Protein doesn’t raise your blood sugar, right? | GlucoseZone

Protein doesn’t raise your blood sugar, right?

You’ve probably heard a lot of information about carbohydrates because they have an obvious and direct effect on our blood glucose levels. But what about protein? There’s much less information on what protein has to do with diabetes. In fact, there’s a lot of misinformation about how protein works as a macronutrient, the value of including protein in our diet, how it relates to managing our diabetes, and how it helps us reach our health and fitness goals.

So let’s dispel some of the myths about protein and discuss why it’s so important. Protein is one of the three macronutrients with the other two being fat and carbohydrates, meaning it’s a source of energy that can be stored in the body. Protein is the essential building block of bones, muscles, cartilage, skin, and blood. There are two macronutrients that have an impact on blood sugar. The big one that we’ve already mentioned and tends to get all of the attention is carbohydrates. The second one, and the topic of this blog post, is protein.

Let’s do a quick recap on carbs and how they affect blood sugar. A very processed or “simple” carb will cause blood glucose levels to go up quickly and go down quickly, what we typically refer to as a spike in blood sugar. Some foods that cause spikes include sugar, honey, agave, fruit juice, white bread, white rice, and soda. A less processed or more “complex” carb will cause a more gradual rise in blood glucose over a longer period of time. These carbs include brown rice, oatmeal (less processed kinds like steel cut oats), fruit, whole grain bread, and starchy vegetables like sweet potatoes and winter squash.

How much your blood sugar rises and for how long depend not only on how much fiber and sugar are in the food but also how much fat and protein are present. Fat and protein slow down the rise in blood sugar and make it last longer because of the way these two macronutrients are broken down in the body. Meaning, consuming fat and protein along with carbohydrates will result in less of a spike in your blood glucose levels. Adding in micronutrients from fruits and vegetables together with the macronutrients form a very well balanced and healthy meal, and will keep your blood sugars more steady.

You might be thinking, then, that protein alone wouldn’t cause a rise in blood sugars. Actually, protein alone will convert in the body to sugar even if there are no carbohydrates present. Studies published in 2016 showed that 75 to 100 grams of protein (about 9 to 13 ounces of meat) will cause a rise in blood sugar similar to 20 grams of carbohydrates. If you have ever bloused for a meal and then experienced a higher blood sugar than expected based on the amount of carbs you consumed, it might be because you didn’t take protein into account. This can happen for instance when eating a very protein-rich food like steak. Before you make any changes to your insulin regimen, keep track of what’s happening with your blood sugars and then speak to your health care provider for guidance on how to adjust.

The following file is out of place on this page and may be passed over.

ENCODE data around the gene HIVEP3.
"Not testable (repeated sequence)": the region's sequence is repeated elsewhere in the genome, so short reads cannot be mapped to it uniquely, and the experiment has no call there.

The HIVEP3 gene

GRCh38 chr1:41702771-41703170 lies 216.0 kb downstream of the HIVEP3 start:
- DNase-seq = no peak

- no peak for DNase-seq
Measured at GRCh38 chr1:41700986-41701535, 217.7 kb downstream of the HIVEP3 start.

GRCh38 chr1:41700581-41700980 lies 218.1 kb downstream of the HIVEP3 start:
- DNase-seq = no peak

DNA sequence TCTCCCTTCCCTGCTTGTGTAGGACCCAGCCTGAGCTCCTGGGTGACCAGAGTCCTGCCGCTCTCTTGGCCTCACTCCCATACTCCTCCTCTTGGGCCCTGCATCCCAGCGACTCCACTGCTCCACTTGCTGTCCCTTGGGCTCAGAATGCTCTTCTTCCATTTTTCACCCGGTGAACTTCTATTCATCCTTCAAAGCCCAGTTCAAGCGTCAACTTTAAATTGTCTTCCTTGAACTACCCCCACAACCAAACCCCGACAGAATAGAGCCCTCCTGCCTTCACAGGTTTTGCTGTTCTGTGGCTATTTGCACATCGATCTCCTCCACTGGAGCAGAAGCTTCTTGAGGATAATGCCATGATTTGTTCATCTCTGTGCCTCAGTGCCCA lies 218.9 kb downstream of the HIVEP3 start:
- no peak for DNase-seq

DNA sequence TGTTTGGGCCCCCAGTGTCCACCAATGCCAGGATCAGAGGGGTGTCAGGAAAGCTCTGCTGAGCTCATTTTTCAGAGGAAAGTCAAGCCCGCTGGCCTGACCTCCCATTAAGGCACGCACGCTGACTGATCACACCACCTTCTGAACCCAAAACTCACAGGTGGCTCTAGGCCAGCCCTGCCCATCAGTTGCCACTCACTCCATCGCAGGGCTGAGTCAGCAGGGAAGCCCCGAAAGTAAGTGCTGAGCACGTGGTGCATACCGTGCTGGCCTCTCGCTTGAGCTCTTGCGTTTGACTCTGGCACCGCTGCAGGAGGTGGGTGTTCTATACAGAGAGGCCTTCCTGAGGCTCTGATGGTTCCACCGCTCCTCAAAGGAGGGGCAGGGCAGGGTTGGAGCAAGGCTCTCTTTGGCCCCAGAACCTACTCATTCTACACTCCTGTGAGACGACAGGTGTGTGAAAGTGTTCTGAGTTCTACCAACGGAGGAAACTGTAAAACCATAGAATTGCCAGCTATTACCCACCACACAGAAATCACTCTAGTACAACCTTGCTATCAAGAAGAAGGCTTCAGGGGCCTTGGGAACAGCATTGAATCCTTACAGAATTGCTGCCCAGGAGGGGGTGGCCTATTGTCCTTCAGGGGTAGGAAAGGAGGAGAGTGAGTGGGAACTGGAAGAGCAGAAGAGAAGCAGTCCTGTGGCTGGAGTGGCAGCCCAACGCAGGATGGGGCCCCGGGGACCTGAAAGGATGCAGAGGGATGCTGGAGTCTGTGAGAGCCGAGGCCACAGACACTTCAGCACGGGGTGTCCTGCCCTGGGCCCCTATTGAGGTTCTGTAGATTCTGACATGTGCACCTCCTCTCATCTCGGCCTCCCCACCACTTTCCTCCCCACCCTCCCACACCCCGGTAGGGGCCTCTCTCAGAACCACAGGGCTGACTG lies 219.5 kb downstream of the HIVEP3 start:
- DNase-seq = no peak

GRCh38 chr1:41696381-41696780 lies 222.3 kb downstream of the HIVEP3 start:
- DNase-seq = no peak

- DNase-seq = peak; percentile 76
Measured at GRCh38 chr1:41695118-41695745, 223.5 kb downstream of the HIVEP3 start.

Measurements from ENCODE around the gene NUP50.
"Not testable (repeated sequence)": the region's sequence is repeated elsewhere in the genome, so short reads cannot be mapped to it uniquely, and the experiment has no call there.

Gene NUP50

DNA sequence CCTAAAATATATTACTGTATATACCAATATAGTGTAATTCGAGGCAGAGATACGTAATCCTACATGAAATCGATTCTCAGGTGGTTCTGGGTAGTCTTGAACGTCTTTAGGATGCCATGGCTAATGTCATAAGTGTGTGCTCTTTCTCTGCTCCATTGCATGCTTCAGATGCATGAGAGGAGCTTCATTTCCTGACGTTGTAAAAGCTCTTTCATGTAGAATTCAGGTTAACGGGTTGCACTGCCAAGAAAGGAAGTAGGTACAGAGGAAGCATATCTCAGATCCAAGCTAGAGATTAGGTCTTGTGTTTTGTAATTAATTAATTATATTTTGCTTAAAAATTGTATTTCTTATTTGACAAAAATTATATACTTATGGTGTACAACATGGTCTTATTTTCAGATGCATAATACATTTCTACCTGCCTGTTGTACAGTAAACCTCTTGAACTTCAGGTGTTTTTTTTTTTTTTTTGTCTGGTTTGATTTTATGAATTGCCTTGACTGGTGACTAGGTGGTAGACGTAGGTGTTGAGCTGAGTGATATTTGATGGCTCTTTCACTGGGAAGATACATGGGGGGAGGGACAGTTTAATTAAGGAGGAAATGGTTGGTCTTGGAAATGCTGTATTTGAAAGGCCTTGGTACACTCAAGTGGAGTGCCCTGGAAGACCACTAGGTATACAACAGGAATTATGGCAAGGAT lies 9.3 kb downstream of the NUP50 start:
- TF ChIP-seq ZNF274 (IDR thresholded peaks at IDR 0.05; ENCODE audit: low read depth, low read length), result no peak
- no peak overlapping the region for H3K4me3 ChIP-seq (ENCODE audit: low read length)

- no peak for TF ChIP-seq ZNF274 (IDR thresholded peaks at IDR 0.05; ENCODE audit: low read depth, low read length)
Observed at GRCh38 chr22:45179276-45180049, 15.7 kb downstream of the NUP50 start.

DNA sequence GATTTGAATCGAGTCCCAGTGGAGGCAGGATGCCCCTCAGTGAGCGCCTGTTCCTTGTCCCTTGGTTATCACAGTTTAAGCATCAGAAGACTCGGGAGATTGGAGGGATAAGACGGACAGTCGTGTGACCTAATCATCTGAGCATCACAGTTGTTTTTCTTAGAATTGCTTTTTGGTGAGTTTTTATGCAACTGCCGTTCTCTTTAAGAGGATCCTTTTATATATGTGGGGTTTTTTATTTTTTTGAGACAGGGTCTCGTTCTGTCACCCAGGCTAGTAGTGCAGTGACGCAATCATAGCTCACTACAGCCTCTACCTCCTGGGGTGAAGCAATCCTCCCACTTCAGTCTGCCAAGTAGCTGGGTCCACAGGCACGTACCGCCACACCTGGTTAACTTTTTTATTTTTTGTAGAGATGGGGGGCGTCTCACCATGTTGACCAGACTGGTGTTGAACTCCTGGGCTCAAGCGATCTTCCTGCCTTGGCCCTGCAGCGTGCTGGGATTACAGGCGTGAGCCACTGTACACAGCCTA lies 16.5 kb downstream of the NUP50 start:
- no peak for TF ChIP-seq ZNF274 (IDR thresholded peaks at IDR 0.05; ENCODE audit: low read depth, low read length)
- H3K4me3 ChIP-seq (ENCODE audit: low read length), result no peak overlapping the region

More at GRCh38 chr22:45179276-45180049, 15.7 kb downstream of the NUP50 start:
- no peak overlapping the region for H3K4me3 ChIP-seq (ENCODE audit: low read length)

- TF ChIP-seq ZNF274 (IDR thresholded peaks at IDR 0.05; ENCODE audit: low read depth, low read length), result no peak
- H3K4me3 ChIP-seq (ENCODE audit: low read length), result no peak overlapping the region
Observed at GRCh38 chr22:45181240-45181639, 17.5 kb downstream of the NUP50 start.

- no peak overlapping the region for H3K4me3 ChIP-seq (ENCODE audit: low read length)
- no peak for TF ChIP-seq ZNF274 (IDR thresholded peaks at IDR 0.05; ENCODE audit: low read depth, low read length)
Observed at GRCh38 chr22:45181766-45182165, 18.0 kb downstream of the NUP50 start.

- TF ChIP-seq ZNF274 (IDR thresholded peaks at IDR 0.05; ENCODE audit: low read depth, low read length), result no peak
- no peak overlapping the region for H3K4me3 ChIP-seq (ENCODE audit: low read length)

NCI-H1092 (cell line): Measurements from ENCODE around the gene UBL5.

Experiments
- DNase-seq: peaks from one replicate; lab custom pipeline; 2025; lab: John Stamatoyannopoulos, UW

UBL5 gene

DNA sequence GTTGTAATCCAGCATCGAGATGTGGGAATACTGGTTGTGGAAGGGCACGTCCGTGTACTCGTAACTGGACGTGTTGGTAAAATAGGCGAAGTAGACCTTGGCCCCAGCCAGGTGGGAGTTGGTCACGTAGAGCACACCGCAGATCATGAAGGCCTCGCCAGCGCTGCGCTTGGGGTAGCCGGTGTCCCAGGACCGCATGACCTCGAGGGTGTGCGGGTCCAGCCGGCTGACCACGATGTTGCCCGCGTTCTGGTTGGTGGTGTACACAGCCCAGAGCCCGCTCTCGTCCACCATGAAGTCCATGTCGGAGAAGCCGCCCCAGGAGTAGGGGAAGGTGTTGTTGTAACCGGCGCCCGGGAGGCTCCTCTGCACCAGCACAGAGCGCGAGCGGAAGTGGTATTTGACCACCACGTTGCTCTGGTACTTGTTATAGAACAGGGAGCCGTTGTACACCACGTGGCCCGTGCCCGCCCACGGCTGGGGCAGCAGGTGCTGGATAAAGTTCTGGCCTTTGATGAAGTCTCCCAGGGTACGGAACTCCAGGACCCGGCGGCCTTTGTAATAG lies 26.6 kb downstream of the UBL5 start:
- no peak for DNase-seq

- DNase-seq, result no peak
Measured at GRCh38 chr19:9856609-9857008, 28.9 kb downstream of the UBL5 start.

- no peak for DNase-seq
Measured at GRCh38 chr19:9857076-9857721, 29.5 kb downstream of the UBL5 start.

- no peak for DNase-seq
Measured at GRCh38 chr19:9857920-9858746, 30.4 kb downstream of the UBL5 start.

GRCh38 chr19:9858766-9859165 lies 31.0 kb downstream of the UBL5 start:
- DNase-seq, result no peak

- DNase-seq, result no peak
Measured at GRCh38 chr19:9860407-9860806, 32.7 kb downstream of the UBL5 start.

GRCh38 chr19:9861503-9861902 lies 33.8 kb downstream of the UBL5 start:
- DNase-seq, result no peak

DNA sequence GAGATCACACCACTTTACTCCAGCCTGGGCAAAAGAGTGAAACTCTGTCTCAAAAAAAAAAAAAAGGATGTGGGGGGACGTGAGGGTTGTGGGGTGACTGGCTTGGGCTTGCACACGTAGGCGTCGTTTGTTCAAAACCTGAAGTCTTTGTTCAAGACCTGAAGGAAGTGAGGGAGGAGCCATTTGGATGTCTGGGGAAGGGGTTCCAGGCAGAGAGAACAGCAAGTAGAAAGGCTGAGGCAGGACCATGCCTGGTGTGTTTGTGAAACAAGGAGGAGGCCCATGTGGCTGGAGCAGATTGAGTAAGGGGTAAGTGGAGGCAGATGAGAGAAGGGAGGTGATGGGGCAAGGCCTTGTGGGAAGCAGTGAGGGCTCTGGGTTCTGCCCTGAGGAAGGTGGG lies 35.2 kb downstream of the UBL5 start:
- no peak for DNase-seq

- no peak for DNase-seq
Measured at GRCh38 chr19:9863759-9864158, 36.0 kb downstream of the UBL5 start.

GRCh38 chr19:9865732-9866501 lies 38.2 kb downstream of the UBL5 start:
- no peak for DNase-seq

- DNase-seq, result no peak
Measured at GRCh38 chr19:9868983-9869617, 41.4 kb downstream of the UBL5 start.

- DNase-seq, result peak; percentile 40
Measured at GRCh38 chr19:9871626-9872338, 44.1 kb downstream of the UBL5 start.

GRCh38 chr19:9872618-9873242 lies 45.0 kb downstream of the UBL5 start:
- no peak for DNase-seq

Now let’s get into discussing some myths about protein. First, you might be thinking you need to be consuming a lot more protein in your diet than you currently are. However, chances are, unless you are an extremely active person who does a lot of heavy lifting, you don’t need as much protein as you think. Focus on healthy, lean sources like fish, chicken, and poultry, and be mindful about how much red meat you consume. Also, try to choose high quality cuts of meat.

A second myth surrounding protein is that it is a “free” snack for those of us with type 1 diabetes. Meaning, one can consume protein without having to bolus insulin and not have to worry about our blood sugar levels. This isn’t necessarily true for everyone. As we discussed, protein converts to glucose although it does so much more slowly than carbs. This doesn’t necessarily mean you need to start blousing for protein if you currently are not, but if you are experiencing elevated blood sugars this could be one reason why. Again, don’t make any changes to your insulin without speaking to your healthcare provider. Write down your blood sugars and let your healthcare provider advise you on any adjustments that need to be made.

Finally, eating any of the macronutrients in excess—even protein—will prevent you from losing weight. Remember that macronutrients are stored in the body as energy. So, too much energy in the body, even protein, gets stored as fat. Eating excess protein, especially protein sources that are also higher in fat, could be getting in the way of your weight loss goals. You might have heard some advice to eat as much protein in grams as your current weight. But for most of us that’s simply way too much. The general recommendation for protein requirement is this calculation from the Dietary Reference Intake: 0.8g x body weight in kilograms= recommended amount of protein per day in grams. This recommendation isn’t set in stone but it’s a good starting point.

If you are working out in the GlucoseZone and on a fitness regimen, talk to your healthcare provider about how much protein they feel is right for you. Remember, just like with other foods, not all protein choices are right for everyone. The right amount and kinds of protein will help you feel more energized for your workouts, build lean muscle, lose weight, and can be a great tool for balancing your blood sugars around meals.

If you’re looking for more information on this topic, be sure to watch our diabetes talk on the importance of protein.

By: Lauren Szalkiewicz and LaurieAnn Scher